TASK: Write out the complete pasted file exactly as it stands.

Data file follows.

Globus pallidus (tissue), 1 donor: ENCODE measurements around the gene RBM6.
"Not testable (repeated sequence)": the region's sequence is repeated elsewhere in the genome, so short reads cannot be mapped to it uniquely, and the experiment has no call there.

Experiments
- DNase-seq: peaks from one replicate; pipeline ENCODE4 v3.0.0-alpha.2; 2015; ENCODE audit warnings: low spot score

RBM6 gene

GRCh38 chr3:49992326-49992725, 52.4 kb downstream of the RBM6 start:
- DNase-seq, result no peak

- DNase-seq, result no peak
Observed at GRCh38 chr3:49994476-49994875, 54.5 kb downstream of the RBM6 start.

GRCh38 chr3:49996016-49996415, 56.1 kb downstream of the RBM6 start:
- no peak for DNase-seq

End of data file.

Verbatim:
Globus pallidus (tissue), 1 donor: ENCODE measurements around the gene RBM6.
"Not testable (repeated sequence)": the region's sequence is repeated elsewhere in the genome, so short reads cannot be mapped to it uniquely, and the experiment has no call there.

Experiments
- DNase-seq: peaks from one replicate; pipeline ENCODE4 v3.0.0-alpha.2; 2015; ENCODE audit warnings: low spot score

RBM6 gene

GRCh38 chr3:49992326-49992725, 52.4 kb downstream of the RBM6 start:
- DNase-seq, result no peak

- DNase-seq, result no peak
Observed at GRCh38 chr3:49994476-49994875, 54.5 kb downstream of the RBM6 start.

GRCh38 chr3:49996016-49996415, 56.1 kb downstream of the RBM6 start:
- no peak for DNase-seq